There are some phrases — “communities of practice” and “close reading” spring to mind — that we as educators tend to use automatically. It’s never just an “online community” or “reading.” Sometimes, this is because we’re not aware of the very specific meaning of these terms; sometimes it’s because we want to make what we’re doing sound more important or useful than it is. I have to confess that I was using the term “Deliberate Practice” (which I’ll capitalise for emphasis) incorrectly. I had been using it to mean “practice done deliberately.” My mother sitting me
I continue to think a great deal about how new media has grown the possibilities of our collective academic work. As the director of a Masters in Writing Studies Program at Kean University, I often reckon with how our traditional forms of scholarship are merely one reference point when considering how to produce and create new knowledge. As a result, I have for some time been a proponent of a more expansive sense of what writing might entail in the 21st century, and I have often spoken about “Writing-as-Making.” The digitized and computational environments of our
When asked to explain his attitude toward arts education, British photographer Jonathan Worth describes what he is teaching as “storytelling” that should be an integral part of everyone’s “digital literacy and digital citizenship” rather than a rarified artistic skill for niche training of a cadre of aesthetic elites. Worth is currently the instructor of Phonar, the sprawling massive, free, and open undergraduate photography course that he teaches to as many as 30,000 participants at one time. Worth’s initiative was one of five recognized recently for outstanding innovation in the international Reclaim Open Learning Challenge and Symposium.
In January 2012 the Mayor of New York tweeted, along with thousands of other people, that he planned to ‘learn to code’ during the course of that year. Whether or not he was successful in this venture, it’s a good indication of how ‘learn to code’ has captured the zeitgeist and become a movement. A recent Computer Science Education week, for example, was re-branded as ‘Hour of Code’ – and Code.org features celebrities urging everyone to just learn a little bit of code. The argument is largely economic and aligned with agendas around science, technology, engineering
At the beginning of 2013 the Mozilla Foundation announced its intention to work with the community to create a new learning standard for Web Literacy. I’m delighted to say that we’re well on course to release v1.0 of that standard at the Mozilla Festival in London at the end of October. In this post I want to give an overview of how I went from being initially skeptical to an enthusiastic project lead – all because of something I learned about ontology from Clay Shirky. If it’s impossible to create a completely coherent categorization, even when you’re doing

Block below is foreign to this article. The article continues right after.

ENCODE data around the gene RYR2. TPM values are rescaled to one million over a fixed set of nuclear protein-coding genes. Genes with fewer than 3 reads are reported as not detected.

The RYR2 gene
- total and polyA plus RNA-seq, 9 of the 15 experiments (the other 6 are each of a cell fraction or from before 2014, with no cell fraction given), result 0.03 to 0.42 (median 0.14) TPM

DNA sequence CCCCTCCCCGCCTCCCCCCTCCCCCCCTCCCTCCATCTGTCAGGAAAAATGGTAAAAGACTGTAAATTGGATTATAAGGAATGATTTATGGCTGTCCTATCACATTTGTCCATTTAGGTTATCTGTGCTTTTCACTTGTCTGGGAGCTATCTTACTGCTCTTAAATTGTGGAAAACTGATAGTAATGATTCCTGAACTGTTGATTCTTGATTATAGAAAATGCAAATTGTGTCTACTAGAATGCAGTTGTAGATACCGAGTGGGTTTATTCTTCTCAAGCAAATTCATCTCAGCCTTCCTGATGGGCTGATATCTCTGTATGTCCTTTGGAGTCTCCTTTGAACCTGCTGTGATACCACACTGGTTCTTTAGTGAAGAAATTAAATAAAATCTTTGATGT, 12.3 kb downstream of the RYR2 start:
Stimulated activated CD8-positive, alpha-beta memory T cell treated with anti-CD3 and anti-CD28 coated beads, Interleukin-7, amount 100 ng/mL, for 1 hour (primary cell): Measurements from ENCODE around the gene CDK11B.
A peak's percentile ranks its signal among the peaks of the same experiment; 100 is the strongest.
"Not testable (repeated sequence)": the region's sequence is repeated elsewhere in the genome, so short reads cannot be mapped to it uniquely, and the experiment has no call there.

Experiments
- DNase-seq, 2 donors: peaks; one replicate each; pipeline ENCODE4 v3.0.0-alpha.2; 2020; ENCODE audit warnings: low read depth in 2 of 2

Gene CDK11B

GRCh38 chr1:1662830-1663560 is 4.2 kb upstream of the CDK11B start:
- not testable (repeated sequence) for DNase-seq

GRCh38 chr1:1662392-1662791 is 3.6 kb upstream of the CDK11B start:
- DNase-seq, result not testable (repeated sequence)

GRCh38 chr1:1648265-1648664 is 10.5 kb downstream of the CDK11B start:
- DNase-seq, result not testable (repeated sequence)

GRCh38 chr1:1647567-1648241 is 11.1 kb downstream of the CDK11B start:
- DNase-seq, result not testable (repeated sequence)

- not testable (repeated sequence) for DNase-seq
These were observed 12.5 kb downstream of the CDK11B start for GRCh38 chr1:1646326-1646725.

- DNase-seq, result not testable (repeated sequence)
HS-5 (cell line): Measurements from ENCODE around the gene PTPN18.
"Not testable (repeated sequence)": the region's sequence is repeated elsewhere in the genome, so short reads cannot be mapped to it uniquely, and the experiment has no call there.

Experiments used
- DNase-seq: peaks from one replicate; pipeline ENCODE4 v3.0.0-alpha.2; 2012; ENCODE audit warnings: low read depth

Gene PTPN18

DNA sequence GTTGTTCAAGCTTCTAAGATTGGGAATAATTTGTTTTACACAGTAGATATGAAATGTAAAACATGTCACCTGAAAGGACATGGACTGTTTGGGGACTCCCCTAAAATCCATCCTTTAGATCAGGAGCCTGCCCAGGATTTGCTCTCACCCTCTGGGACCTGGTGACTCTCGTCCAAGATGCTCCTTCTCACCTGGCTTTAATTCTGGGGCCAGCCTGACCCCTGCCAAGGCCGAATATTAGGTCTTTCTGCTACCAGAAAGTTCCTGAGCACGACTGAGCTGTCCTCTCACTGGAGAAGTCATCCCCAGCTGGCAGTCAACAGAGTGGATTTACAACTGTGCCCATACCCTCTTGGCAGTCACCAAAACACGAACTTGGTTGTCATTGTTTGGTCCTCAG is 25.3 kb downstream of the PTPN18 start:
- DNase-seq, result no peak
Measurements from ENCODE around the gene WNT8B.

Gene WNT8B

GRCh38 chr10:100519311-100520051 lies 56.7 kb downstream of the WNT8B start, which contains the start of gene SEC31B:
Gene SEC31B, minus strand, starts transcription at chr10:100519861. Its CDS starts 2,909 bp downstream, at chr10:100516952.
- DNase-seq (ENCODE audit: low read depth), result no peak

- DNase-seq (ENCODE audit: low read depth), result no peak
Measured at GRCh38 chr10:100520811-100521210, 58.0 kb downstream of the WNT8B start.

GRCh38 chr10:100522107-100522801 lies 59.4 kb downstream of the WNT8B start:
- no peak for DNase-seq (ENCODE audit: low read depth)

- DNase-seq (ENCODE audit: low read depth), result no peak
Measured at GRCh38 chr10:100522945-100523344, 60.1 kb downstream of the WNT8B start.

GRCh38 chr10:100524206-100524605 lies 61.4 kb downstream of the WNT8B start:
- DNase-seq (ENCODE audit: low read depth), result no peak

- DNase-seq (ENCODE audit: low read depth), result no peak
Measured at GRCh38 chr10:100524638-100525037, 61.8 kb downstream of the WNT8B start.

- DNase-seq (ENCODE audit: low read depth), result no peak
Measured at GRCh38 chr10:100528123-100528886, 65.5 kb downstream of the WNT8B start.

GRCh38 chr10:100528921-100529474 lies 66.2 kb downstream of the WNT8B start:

Across the US, schools are back in session. My university started back last week, and, as I usually do, I spent the first day of class discussing the syllabus, explaining to students my expectations for them and the course. When I do this, I always devote some time to explain the different digital tools we will use in the course and suggest additional tools students can use to make their lives easier. In this additional tools category, I like to emphasize the importance of backing up one’s data and in one of my classes I suggested
I work for Mozilla. We were one of 86 civil liberties groups that signed an open letter demanding swift access from Congress in the light of recent revelations around NSA surveillance. The website StopWatching.Us has seen a surge in people signing up to find out what they can do to campaign for a more visible, transparent and accountable government. I’m a UK citizen. This does not make me exempt from this story. In fact, it makes it even more relevant for ‘foreign nationals’. The NSA has admitted to routinely surveilling those outside US borders – in other words, people like me.
It has been more than a decade since Marc Prensky popularized the term “digital natives” to describe young people’s inherent connection with digital technologies, and while students may be able to successfully navigate these technologies to accomplish everyday tasks, researchers such as Ugochi Acholonu are exploring the extent to which this theory holds true when it comes to a student’s ability to innovate using technology. Acholonu tested this theory by asking a group of community college students, ages 18-20 who had grown up in technology inclusive environments, to complete a set of problems on paper.
In recent years, international development organizations have started incorporating digital media programming in an effort to merge storytelling and popular media into civic engagement and to bring young people together across national and cultural differences. In 2009, AMIGOS de las Americas partnered with a major development agency to carry out youth media and youth arts programs in Nicaragua. As the program’s director, Chelsey Hauge, a doctoral candidate in Language and Literacy Education at the University of British Columbia, spent three years studying young people’s relationships with media production, community development, and civic engagement. She was especially interested
At this moment in time, on both sides of the Atlantic, digital making and the maker movement is enjoying its time in the sun. A combination of policy concerns, technological developments, learning theories, social opportunities and articulate enthusiasts have come together and, although the maker movement is a bit of a minority sport, it seems to have broken through into the mainstream. In the UK, for example, there is a terrific program of support offering a range of activities from maker-faires to hacking events to coding clubs working with apps and mash-ups and the new pliable,